In her role as general counsel at DAP, Gandhi also often finds herself dealing with legal issues surrounding intellectual property, licensing and patents. Drawing on her professional background with technology companies such as Metastorm and Connections Education, Gandhi was able to confidentially offer legal advice on myriad issues from day one. “That level of experience really helped us start to focus on our IP portfolio,” she says.
As a company that manufactures caulks, sealants, adhesives and foams, DAP faces a fairly predictable set of legal challenges. “When you boil it right down, DAP sells chemicals. People will come and suggest they’ve been injured by the products, so we see our share of product liability cases,” she says.
Such cases present a unique challenge for Gandhi and her modest legal department. “It’s so hard to make sure you get heard because the lawsuits are very broad and the courts don’t require very much for the complaint to go forward. You can get lumped in with 50 or 60 other defendants and end up spending a lot of money in discovery and depositions just trying to figure out what products they claimed they used,” says Gandhi.
Gaining greater understanding
Gandhi’s role at DAP also includes properly communicating public safety guidelines for its products and their ingredients. When the United Nations adopted the newest version of the Globally Harmonized System of Classification and Labelling of Chemicals (GHS) in 2015, DAP’s Environmental and Regulatory Group, who report to Gandhi, worked to ensure that all of DAP’s products met the stringent new labeling requirements. “We had to update all the safety data sheets to comply, it was a monumental undertaking for such a small team,” she says.
Gandhi finds the balance between properly communicating safety and building trust with customers as one of the most consistent challenges in her job with DAP. “You have to learn what applies and when and think about whether you’re going overboard on warnings; you want to make sure customers are well-informed but not scared,” she says.
Coming from a background in law firms, Gandhi has relished the opportunity to gain a better understanding of how a business such as DAP operates on even the most basic level. She has spent ample time building relationships with the company’s sales team and annually visits every one of its manufacturing facilities. “In law firms you don’t always understand the business fully so you can’t be the best adviser in terms of managing risk. At DAP I’ve had the chance to understand the whole process from idea to product creation to testing and going to market,” she explains.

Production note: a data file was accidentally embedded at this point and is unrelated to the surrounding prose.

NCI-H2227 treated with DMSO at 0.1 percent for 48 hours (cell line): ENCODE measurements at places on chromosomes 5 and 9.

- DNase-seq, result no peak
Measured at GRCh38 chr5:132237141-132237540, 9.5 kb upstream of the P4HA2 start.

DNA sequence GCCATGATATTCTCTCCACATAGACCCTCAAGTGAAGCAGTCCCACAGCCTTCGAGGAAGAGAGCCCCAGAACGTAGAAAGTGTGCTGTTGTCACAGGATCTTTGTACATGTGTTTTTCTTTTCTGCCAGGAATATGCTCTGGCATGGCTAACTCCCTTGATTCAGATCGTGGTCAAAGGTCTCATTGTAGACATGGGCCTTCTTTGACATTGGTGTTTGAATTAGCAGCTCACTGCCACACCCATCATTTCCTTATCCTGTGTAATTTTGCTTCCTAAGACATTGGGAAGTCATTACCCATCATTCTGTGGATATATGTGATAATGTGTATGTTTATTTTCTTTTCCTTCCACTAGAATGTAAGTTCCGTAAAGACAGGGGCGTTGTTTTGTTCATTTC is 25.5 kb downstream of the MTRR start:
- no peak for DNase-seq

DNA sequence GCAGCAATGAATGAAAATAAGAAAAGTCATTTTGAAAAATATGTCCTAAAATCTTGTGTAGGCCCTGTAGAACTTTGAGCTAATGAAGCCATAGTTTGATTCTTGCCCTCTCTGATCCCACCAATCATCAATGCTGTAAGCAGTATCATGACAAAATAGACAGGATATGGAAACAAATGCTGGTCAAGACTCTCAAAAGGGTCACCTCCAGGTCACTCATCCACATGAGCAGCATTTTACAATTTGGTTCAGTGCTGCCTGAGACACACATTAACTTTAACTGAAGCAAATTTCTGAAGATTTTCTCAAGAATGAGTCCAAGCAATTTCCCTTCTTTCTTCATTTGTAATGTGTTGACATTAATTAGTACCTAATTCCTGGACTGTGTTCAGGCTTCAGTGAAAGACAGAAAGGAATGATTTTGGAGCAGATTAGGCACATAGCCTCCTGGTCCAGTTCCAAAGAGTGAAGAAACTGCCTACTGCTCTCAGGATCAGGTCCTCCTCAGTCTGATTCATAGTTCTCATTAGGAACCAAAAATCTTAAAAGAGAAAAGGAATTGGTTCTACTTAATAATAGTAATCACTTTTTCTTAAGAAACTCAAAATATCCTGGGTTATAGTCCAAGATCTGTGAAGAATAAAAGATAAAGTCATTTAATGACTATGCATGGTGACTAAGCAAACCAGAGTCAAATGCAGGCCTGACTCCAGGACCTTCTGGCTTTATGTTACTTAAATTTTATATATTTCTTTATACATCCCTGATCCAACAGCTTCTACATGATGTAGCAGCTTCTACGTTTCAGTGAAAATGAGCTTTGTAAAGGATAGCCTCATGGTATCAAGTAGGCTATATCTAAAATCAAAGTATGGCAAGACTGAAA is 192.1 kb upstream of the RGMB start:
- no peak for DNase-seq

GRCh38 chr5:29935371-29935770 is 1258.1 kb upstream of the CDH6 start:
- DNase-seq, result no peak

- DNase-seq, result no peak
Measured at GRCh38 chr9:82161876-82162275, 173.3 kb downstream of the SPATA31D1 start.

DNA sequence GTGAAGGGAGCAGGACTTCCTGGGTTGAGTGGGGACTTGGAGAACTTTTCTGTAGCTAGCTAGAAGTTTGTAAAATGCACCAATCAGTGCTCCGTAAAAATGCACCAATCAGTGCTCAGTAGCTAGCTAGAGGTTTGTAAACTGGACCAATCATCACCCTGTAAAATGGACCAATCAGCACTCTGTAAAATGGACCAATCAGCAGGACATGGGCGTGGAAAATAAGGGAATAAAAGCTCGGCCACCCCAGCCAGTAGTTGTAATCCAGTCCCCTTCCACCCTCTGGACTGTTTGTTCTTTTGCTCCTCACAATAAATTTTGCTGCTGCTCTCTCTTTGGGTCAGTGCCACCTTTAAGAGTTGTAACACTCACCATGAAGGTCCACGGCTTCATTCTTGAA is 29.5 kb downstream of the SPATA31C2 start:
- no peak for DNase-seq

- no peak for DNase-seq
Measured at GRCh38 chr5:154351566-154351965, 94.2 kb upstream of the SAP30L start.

In the last year Gandhi has worked to increase her involvement with a number of local charitable organizations. She serves as board chair for a Baltimore after school and summer program called Higher Achievement and is involved with the Center for Urban Families, another local nonprofit that provides families with job training and counseling. “DAP has always had a commitment to the communities we live and work in. We believe it is our responsibility to help others succeed, in fact, it is part of our Mission Statement,” says Gandhi.
An avid runner with four marathons and several half-marathons under her belt, Gandhi plans to get back into the hobby after a two year injury related hiatus, but that’s not the only former interest Gandhi will be resurrecting in the near future. As DAP continues to grow, Gandhi is eager to once again exercise her mergers and acquisitions skillset. “I’m really looking forward to getting involved in those again because I think over time you become much more knowledgeable about that the company’s business which is vital for M&A work,” she says.
With a wealth of industry experience and a passion for learning about all aspects of the business, Swata Gandhi will continue to provide the legal advice necessary to help DAP Products succeed as one of the country’s premier manufacturers of sealants, adhesives and caulk.